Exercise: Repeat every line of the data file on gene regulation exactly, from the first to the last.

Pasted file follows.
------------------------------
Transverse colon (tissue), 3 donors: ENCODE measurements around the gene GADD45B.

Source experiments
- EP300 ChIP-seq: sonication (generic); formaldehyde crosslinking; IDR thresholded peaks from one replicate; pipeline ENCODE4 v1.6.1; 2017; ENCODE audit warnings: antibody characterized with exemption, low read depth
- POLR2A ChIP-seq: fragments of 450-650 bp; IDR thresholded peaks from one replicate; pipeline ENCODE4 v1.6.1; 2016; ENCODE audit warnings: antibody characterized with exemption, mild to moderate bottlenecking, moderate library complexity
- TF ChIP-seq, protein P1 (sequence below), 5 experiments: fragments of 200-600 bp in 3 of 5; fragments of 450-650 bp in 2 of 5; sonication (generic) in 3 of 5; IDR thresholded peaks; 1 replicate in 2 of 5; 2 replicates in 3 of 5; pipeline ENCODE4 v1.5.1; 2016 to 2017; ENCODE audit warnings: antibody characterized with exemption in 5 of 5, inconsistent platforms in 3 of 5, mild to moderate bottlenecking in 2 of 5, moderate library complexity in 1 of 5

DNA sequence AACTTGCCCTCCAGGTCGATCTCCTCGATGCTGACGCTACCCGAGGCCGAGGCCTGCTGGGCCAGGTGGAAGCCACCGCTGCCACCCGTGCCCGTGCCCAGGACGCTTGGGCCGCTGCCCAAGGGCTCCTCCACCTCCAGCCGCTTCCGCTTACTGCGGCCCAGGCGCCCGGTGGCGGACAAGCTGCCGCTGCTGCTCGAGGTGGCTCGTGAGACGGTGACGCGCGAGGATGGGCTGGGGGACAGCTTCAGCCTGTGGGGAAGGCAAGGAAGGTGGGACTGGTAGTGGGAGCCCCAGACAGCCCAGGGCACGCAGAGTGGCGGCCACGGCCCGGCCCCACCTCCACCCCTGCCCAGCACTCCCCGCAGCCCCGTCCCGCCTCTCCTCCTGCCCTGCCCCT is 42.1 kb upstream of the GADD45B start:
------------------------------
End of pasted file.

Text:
Transverse colon (tissue), 3 donors: ENCODE measurements around the gene GADD45B.

Source experiments
- EP300 ChIP-seq: sonication (generic); formaldehyde crosslinking; IDR thresholded peaks from one replicate; pipeline ENCODE4 v1.6.1; 2017; ENCODE audit warnings: antibody characterized with exemption, low read depth
- POLR2A ChIP-seq: fragments of 450-650 bp; IDR thresholded peaks from one replicate; pipeline ENCODE4 v1.6.1; 2016; ENCODE audit warnings: antibody characterized with exemption, mild to moderate bottlenecking, moderate library complexity
- TF ChIP-seq, protein P1 (sequence below), 5 experiments: fragments of 200-600 bp in 3 of 5; fragments of 450-650 bp in 2 of 5; sonication (generic) in 3 of 5; IDR thresholded peaks; 1 replicate in 2 of 5; 2 replicates in 3 of 5; pipeline ENCODE4 v1.5.1; 2016 to 2017; ENCODE audit warnings: antibody characterized with exemption in 5 of 5, inconsistent platforms in 3 of 5, mild to moderate bottlenecking in 2 of 5, moderate library complexity in 1 of 5

DNA sequence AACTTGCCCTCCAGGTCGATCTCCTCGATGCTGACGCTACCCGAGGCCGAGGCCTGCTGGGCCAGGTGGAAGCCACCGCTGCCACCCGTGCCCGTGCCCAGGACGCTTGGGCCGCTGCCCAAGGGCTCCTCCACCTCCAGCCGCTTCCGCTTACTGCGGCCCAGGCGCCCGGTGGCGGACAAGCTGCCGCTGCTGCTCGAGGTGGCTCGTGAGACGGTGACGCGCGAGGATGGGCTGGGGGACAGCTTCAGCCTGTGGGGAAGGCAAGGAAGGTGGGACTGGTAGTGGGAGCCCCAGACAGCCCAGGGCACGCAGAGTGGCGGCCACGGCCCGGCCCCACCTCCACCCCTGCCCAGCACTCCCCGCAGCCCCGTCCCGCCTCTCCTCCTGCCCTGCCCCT is 42.1 kb upstream of the GADD45B start: